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Utilitarianism and Malthus' virtue ethics

by Sergio Cremaschi | 18 July 2014
Category: Economics
Synopsis
The die-hard image of Malthus the ogre has not completely disappeared yet. And yet, Malthus showed no less concern than Adam Smith for the labouring poor. In order to make full sense of such expression of concern and to appraise their relevance in Malthus's work, we need to know what moral philosophy, what view of natural science, and what view of the "moral and political science" Malthus endorsed. This book reconstructs Malthus's meta-ethics, his normative ethics and his applied ethics on such topics as population, poverty, sexuality and war and slavery. They show how Malthus's understanding of his own population theory and political economy was that of sub-disciplines of moral and political philosophy. Empirical enquiries required in order to be able to pronounce justified value judgments on such matters as the Poor Laws. But Malthus's population theory and political economy were no value-free science and his non-utilitarian policy advice resulted from his overall system of ideas and was explicitly based on a set of familiar moral assumptions. It is mistaken to claim that Malthus's explanation of disharmony by reference to Divine Wisdom is extraneous to analysis and without influence on the theory of policy; it is true instead that theological consequentialist considerations were appealed to in order to provide a justification for received moral rules, but these were meant to justify a rather traditional normative ethics, quite far from Benthamite 'new morality'.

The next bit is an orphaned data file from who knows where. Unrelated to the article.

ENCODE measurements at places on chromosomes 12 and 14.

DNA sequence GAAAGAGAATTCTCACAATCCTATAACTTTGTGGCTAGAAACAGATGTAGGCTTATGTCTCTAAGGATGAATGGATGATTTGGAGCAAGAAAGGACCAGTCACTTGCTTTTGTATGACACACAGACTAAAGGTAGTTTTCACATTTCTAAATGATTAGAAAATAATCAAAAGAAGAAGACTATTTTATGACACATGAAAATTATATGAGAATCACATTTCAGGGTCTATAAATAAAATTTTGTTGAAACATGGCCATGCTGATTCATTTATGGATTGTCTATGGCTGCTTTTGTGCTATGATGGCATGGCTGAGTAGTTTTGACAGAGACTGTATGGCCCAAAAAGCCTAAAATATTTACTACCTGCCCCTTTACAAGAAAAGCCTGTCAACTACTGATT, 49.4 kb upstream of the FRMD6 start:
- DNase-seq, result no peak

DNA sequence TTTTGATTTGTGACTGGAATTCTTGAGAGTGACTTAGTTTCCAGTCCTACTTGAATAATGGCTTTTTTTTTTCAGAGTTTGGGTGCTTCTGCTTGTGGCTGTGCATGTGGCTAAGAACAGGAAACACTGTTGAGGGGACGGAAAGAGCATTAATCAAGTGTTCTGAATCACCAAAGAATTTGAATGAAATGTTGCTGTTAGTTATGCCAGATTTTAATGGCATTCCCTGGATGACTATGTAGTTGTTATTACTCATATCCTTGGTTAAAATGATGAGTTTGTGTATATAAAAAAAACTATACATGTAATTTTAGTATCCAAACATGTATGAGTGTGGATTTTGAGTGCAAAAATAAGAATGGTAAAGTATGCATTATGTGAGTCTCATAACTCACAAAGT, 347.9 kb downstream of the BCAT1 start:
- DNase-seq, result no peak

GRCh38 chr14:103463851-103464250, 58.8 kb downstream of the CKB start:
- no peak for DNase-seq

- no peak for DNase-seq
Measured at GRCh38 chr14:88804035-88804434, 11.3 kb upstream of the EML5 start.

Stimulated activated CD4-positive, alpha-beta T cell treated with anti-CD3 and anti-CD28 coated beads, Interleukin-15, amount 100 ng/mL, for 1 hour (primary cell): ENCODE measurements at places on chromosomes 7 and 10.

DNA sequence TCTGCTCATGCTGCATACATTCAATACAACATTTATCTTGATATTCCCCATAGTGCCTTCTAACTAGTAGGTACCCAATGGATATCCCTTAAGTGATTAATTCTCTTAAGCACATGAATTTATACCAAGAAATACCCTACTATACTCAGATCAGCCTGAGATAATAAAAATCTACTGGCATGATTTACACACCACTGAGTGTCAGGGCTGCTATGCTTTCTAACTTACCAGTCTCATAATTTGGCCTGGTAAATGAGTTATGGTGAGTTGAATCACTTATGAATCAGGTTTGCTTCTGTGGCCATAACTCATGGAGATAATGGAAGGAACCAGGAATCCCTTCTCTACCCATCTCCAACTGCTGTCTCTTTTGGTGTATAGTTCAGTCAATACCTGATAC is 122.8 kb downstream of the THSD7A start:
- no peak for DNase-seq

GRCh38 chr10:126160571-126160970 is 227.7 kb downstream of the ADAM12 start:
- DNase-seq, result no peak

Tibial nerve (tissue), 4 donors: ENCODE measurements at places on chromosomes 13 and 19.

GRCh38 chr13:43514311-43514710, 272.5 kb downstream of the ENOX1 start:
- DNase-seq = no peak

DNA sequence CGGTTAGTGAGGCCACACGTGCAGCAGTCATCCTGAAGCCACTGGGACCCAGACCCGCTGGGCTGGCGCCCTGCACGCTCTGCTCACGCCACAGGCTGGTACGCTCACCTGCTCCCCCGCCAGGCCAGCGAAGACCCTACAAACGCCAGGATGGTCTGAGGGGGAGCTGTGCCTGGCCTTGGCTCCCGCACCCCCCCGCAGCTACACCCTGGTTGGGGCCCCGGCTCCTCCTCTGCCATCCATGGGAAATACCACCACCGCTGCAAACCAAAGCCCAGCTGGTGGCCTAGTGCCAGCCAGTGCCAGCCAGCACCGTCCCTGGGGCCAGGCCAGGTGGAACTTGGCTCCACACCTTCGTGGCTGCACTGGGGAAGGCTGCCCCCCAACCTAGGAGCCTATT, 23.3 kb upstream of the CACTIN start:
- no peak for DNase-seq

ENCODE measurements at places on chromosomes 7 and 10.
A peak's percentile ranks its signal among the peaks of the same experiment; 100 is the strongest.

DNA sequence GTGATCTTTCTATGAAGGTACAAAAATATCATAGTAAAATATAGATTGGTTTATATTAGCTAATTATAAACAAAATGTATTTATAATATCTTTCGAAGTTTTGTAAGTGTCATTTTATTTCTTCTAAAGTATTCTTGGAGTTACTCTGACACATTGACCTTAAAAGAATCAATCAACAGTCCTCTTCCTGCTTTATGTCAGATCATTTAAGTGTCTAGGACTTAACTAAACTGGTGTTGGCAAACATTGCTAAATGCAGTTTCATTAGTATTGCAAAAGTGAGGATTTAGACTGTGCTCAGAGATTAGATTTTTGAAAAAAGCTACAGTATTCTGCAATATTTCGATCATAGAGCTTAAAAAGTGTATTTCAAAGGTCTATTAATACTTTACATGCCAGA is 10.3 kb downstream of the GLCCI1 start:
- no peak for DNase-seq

€161.00
483 Reward Points
Currently out of stock
Delivery 5-7 Days
Eligible for free delivery

Any purchases for more than €10 are eligible for free delivery anywhere in the UK or Ireland!

Synopsis
The die-hard image of Malthus the ogre has not completely disappeared yet. And yet, Malthus showed no less concern than Adam Smith for the labouring poor. In order to make full sense of such expression of concern and to appraise their relevance in Malthus's work, we need to know what moral philosophy, what view of natural science, and what view of the "moral and political science" Malthus endorsed. This book reconstructs Malthus's meta-ethics, his normative ethics and his applied ethics on such topics as population, poverty, sexuality and war and slavery. They show how Malthus's understanding of his own population theory and political economy was that of sub-disciplines of moral and political philosophy. Empirical enquiries required in order to be able to pronounce justified value judgments on such matters as the Poor Laws. But Malthus's population theory and political economy were no value-free science and his non-utilitarian policy advice resulted from his overall system of ideas and was explicitly based on a set of familiar moral assumptions. It is mistaken to claim that Malthus's explanation of disharmony by reference to Divine Wisdom is extraneous to analysis and without influence on the theory of policy; it is true instead that theological consequentialist considerations were appealed to in order to provide a justification for received moral rules, but these were meant to justify a rather traditional normative ethics, quite far from Benthamite 'new morality'.
€161.00
483 Reward Points
Currently out of stock
Delivery 5-7 Days
Eligible for free delivery

Any purchases for more than €10 are eligible for free delivery anywhere in the UK or Ireland!


Product Details

ISBN - 9780415735360
Format -
Publisher -
Published - 18/07/2014
Categories - All, Books, Business Computers, Finance, Economics
No. of Pages - 224
Weight - 490
Edition -
Series - - Not Available
Page Size - 24
Language - en-US
Readership Age - Not Available
Table of Contents - Not Available

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